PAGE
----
Officials within the company have stated Fried was not on the company’s payroll. Her son was known to have contributed to Democratic organizations she oversaw, however.
DailyMail.com contacted Kaplan Hecker and Fink but was unable to reach officials for comment by the time of publication.
Bankman-Fried has been accused of orchestrating an $8 billion scheme to defraud investors.
The former crypto boss, who was arrested and extradited to the US from his home base in the Bahamas last month, is under house arrest at his parent’s $4 million Palo Alto, California.
The parents put up their home as collateral as part of his $250 million bond release.
Sam Bankman-Fried’s parents put up their home as collateral as part of his $250 million bond release
While awaiting trial, Bankman-Fried published a Substack blog post on Thursday in which he professed his innocence.
‘I didn’t steal funds, and I certainly didn’t stash billions away,’ Bankman-Fried wrote.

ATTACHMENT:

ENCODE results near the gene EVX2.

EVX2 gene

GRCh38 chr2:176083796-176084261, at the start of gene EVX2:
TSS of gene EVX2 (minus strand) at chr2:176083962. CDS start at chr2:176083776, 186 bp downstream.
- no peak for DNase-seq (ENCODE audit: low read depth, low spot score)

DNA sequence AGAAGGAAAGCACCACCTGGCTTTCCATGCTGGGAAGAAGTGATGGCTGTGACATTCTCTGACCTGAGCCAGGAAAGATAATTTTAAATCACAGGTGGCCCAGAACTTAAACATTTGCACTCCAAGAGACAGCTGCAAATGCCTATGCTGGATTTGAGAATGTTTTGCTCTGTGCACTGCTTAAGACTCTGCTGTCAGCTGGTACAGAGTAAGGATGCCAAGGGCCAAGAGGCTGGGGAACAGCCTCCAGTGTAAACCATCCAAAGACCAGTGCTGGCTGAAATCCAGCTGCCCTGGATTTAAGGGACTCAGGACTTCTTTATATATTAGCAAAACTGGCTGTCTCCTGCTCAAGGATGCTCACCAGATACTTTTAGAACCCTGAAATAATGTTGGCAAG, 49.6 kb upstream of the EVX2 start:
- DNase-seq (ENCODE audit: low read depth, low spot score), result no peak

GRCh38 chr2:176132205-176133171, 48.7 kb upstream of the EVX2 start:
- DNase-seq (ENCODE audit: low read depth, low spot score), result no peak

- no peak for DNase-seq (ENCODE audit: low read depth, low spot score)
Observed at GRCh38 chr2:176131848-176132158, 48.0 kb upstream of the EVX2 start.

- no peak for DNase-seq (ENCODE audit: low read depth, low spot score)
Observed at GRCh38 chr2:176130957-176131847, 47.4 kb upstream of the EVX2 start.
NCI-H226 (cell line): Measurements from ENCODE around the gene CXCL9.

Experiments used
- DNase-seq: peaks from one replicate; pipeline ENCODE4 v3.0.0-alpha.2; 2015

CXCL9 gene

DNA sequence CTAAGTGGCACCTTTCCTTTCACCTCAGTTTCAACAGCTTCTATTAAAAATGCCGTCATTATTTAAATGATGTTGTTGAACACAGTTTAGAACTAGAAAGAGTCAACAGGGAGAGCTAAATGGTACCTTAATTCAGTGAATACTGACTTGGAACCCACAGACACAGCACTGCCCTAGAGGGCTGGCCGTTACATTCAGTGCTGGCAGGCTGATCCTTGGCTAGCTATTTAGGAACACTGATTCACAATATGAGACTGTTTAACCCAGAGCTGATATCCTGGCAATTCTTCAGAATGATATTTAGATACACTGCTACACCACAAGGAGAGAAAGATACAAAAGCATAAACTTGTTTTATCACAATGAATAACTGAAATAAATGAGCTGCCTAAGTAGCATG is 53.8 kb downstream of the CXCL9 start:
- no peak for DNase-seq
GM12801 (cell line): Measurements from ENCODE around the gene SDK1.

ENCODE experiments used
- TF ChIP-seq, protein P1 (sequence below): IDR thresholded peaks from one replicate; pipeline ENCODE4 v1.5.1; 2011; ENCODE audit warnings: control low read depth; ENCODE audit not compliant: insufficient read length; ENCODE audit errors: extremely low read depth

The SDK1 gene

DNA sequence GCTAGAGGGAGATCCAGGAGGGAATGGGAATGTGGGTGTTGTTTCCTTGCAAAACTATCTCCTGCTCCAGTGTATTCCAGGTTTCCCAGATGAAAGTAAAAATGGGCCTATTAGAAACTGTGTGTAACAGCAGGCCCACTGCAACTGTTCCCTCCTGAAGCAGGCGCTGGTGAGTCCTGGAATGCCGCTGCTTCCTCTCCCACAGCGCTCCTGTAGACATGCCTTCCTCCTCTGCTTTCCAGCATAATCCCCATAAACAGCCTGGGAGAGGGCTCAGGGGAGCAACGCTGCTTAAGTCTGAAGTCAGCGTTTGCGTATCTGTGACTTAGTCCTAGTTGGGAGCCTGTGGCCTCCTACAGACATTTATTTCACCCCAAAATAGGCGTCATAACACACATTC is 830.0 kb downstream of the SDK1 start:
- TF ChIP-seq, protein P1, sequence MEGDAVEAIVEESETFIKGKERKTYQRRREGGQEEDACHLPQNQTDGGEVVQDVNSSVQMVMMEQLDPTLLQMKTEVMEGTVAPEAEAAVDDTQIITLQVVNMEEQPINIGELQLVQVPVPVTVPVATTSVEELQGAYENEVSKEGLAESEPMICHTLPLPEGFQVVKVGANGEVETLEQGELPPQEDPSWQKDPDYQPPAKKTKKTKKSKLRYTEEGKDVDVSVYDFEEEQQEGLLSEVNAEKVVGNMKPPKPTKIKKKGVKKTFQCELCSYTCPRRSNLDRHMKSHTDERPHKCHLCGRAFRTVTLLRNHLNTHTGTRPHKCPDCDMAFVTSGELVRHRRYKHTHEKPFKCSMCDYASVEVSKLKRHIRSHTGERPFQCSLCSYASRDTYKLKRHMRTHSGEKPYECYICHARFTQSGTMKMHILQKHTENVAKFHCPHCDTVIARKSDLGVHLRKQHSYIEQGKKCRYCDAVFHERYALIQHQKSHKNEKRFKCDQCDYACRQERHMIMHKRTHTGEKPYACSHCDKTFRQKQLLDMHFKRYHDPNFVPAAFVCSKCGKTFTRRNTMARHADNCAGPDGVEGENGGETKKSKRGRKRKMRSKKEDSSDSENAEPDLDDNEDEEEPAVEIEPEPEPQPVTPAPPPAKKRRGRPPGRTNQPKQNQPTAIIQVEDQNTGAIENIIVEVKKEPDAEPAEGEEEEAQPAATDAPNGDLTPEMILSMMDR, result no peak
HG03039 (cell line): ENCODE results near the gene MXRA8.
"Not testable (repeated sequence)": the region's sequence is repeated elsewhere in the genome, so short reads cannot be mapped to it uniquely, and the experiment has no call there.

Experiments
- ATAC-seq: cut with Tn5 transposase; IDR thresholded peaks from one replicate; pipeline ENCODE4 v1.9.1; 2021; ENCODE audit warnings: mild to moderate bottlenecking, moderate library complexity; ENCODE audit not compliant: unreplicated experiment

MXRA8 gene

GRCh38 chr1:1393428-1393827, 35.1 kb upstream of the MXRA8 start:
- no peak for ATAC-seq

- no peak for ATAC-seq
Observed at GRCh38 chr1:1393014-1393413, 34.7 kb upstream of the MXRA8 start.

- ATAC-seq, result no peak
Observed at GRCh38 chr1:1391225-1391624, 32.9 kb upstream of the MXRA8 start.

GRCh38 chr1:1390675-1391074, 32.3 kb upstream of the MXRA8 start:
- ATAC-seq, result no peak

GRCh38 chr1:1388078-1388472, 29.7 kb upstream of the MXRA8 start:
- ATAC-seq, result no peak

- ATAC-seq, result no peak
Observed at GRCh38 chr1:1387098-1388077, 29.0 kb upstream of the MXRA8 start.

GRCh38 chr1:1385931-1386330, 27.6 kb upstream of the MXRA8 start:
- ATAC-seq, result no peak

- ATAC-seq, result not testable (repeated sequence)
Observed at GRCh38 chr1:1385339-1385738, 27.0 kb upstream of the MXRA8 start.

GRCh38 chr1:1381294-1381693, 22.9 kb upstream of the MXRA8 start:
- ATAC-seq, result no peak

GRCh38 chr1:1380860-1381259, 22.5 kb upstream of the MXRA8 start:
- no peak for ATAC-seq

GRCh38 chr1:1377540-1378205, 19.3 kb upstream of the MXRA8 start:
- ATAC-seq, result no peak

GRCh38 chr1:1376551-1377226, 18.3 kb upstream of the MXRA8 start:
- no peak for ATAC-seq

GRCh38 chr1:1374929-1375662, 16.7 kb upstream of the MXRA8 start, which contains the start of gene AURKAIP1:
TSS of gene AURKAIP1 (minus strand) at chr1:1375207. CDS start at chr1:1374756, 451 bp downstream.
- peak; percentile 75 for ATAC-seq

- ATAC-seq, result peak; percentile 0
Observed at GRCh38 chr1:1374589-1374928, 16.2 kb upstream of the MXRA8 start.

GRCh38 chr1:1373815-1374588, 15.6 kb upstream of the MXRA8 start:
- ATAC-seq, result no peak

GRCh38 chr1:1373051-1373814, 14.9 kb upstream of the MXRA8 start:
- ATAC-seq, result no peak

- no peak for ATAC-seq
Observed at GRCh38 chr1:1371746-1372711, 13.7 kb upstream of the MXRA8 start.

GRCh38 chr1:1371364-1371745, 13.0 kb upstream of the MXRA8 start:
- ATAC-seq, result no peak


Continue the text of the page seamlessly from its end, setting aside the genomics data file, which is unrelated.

‘Nearly all of my assets were and still are utilizable to backstop FTX customers.’
The 30-year-old disgraced former crypto king accused Binance boss Changpeng ‘CZ’ Zhao of waging a lengthy campaign to destroy his empire.
A bombshell testimony has revealed that the co-founder of cryptocurrency exchange FTX was ordered by Sam Bankman-Fried to create a ‘secret’ backdoor to funnel money to Alameda Research
The news of Bankman lawyering up comes just days after FTX co-founder told law enforcement he was ordered by Bankman-Fried to create a ‘secret’ backdoor to funnel money to Alameda Research.
Attorney for FTX Andrew Dietderich told the Delaware bankruptcy court on Wednesday that Gary Wang was told to create the secret line of credit of customer funds from FTX to the hedge fund.